Multiple TCP connections may be opened between the client module 114 and the web server 116 to achieve the latency-reduction efficiency benefits of pipelining while maintaining the independence of each streamlet 304 request. Several streamlet 304 requests may be sent concurrently, with each request being sent on a mutually distinct TCP connection. This technique is labeled “virtual pipelining” and is an innovation of the present invention. Multiple responses may be in transit concurrently, assuring that communication bandwidth between the client module 114 and the web server 116 is always being utilized. Virtual pipelining eliminates the vulnerabilities of traditional pipelining. A delay in or complete failure of one response does not affect the transmission of other responses because each response occupies an independent TCP connection. Any transmission bandwidth not in use by one of multiple responses (whether due to delays or TCP connection failure) may be utilized by other outstanding responses.
A single streamlet 304 request may be issued for an entire streamlet 304, or multiple requests may be issued, each for a different part or portion of the streamlet. If the streamlet is requested in several parts, the parts may be recombined by the client module 114 streamlet.
In order to maintain a proper balance between maximized bandwidth utilization and response time, the issuance of new streamlet requests must be timed such that the web server 116 does not transmit the response before the client module 114 has fully received a response to one of the previously outstanding streamlet requests. For example, if three streamlet 304 requests are outstanding, the client module 114 should issue the next request slightly before one of the three responses is fully received and “out of the pipe.” In other words, request timing is adjusted to keep three responses in transit. Sharing of bandwidth among four responses diminishes the net response time of the other three responses. The timing adjustment may be calculated dynamically by observation, and the request timing adjusted accordingly to maintain the proper balance of efficiency and response times.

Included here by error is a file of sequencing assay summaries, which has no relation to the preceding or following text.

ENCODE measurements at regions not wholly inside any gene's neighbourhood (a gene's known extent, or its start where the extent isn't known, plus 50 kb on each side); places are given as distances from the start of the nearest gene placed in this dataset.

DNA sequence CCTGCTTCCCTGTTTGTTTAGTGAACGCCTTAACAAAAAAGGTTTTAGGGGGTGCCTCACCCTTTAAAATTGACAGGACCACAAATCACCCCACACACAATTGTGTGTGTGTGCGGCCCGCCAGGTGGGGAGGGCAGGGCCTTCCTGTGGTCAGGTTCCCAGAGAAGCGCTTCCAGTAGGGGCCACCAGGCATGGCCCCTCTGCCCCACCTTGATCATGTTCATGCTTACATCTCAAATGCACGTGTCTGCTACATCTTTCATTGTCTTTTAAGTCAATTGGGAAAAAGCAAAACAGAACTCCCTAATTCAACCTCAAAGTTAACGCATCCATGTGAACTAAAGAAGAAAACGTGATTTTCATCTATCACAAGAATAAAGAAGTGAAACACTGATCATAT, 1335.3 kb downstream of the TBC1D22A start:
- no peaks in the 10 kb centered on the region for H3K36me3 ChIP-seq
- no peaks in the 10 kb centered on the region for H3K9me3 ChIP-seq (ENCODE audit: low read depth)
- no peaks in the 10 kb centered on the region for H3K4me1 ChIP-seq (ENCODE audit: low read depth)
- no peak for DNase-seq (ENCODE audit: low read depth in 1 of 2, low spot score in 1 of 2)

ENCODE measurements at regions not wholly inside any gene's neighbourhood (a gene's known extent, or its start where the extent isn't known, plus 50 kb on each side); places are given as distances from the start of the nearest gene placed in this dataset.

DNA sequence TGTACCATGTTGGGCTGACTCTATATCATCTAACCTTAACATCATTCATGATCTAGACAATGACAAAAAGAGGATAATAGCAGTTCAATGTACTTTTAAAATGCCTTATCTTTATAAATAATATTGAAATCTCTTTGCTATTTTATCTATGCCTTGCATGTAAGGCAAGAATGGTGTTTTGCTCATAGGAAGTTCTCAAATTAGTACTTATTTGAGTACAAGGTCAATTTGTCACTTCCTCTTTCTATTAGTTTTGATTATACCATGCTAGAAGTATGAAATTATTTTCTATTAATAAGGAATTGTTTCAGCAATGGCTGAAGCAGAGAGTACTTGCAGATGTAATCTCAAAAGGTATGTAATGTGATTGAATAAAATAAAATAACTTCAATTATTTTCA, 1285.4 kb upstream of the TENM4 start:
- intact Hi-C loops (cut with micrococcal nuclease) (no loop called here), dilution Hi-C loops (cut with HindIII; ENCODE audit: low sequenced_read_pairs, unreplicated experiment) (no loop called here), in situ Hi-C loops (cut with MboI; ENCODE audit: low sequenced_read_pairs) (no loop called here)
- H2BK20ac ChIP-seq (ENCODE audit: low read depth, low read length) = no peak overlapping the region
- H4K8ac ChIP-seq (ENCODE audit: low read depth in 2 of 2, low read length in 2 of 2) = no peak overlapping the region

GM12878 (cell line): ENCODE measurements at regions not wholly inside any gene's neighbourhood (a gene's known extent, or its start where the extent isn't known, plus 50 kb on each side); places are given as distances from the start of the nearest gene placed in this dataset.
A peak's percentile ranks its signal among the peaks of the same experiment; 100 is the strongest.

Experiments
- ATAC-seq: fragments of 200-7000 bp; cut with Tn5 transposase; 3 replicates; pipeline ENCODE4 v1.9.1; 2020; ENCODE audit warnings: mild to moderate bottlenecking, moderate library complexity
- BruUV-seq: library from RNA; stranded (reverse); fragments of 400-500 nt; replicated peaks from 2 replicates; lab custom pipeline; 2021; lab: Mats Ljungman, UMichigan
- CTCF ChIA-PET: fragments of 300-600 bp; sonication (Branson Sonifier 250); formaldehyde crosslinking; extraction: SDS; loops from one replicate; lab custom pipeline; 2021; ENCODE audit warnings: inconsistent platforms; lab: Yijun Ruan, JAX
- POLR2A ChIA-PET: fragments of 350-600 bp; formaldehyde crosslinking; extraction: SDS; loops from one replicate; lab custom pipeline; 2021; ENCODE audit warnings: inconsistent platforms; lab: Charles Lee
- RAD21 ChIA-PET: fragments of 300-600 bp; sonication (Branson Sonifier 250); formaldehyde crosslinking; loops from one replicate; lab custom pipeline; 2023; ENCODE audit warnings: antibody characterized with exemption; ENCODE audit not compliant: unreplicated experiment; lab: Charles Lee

The schematic flow chart diagrams that follow are generally set forth as logical flow chart diagrams. As such, the depicted order and labeled steps are indicative of one embodiment of the presented method. Other steps and methods may be conceived that are equivalent in function, logic, or effect to one or more steps, or portions thereof, of the illustrated method. Additionally, the format and symbols employed are provided to explain the logical steps of the method and are understood not to limit the scope of the method. Although various arrow types and line types may be employed in the flow chart diagrams, they are understood not to limit the scope of the corresponding method. Indeed, some arrows or other connectors may be used to indicate only the logical flow of the method. For instance, an arrow may indicate a waiting or monitoring period of unspecified duration between enumerated steps of the depicted method. Additionally, the order in which a particular method occurs may or may not strictly adhere to the order of the corresponding steps shown.
In one embodiment, generating 808 streamlets comprises dividing the content file 200 into a plurality of two second streamlets 303. Alternatively, the streamlets may have any length less than or equal to the length of the stream 202. The encoder module 406 then encodes 810 the streamlets 303 into sets 306 of streamlets 304, in a plurality of streams 202 according to an encoding scheme. The quality may be predefined, or automatically set according to end user bandwidth, or in response to pre-designated publisher guidelines